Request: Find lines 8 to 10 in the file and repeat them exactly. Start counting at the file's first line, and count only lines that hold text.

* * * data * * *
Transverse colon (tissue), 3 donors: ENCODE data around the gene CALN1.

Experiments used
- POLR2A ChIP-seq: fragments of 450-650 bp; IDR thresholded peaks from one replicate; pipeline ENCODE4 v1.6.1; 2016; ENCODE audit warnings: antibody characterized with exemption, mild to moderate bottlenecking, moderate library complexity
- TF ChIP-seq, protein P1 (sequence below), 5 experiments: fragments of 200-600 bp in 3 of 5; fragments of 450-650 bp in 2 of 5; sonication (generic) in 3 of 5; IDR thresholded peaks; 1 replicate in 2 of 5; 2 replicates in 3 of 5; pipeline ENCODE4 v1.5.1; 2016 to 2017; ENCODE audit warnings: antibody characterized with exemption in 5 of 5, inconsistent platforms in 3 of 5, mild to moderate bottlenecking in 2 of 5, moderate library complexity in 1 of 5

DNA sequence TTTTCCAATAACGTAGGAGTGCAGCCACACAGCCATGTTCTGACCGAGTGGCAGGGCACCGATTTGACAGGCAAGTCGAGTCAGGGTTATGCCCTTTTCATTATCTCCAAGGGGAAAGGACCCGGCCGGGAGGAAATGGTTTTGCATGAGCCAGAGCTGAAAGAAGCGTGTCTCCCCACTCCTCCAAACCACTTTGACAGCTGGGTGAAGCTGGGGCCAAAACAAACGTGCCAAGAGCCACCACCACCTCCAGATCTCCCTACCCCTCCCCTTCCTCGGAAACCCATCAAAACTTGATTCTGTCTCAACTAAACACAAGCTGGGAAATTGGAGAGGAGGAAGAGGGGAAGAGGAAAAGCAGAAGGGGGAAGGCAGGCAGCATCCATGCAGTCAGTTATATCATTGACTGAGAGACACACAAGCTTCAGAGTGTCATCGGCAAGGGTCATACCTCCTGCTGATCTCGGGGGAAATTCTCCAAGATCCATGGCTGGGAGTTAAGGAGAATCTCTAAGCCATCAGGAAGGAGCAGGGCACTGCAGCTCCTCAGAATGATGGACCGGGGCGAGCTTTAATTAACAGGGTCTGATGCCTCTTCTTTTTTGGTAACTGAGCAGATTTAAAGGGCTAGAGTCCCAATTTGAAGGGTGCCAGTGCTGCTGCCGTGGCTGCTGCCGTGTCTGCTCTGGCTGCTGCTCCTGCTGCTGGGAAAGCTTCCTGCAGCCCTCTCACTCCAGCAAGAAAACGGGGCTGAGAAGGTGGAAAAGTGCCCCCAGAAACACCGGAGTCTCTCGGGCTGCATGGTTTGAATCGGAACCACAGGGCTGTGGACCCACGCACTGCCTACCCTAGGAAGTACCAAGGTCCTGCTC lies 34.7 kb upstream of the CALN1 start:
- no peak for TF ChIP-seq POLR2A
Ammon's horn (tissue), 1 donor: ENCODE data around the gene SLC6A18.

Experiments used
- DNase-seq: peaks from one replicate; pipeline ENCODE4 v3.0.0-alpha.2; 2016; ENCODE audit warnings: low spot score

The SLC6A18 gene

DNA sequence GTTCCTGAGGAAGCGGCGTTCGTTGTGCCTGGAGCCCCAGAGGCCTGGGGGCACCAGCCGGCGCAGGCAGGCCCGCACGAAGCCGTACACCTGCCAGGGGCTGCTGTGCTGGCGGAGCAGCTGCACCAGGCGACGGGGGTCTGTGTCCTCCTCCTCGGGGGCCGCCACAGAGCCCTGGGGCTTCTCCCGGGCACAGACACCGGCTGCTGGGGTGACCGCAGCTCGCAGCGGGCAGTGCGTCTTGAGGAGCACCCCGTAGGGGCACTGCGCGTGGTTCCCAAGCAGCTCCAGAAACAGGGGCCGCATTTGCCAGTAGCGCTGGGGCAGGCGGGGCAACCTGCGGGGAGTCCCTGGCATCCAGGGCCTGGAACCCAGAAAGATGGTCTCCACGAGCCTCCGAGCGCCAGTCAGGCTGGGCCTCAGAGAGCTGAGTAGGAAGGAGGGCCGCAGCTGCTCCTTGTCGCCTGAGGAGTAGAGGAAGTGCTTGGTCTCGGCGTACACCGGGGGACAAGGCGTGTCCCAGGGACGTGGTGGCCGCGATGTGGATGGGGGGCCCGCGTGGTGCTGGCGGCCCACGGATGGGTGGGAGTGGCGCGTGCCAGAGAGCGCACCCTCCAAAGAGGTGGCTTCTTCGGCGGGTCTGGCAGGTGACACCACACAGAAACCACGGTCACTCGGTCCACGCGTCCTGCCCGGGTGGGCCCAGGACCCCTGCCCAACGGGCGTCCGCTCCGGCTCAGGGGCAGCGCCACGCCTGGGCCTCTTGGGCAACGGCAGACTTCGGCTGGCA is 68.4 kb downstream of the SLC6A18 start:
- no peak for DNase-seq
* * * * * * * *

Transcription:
Experiments used
- DNase-seq: peaks from one replicate; pipeline ENCODE4 v3.0.0-alpha.2; 2016; ENCODE audit warnings: low spot score

The SLC6A18 gene